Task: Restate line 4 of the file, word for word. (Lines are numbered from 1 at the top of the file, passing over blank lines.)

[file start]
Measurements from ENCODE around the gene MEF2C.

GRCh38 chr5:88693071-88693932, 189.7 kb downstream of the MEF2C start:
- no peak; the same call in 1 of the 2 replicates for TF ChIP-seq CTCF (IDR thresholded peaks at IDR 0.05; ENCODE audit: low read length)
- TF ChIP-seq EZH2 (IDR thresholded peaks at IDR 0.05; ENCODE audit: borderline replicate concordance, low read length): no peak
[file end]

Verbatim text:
- TF ChIP-seq EZH2 (IDR thresholded peaks at IDR 0.05; ENCODE audit: borderline replicate concordance, low read length): no peak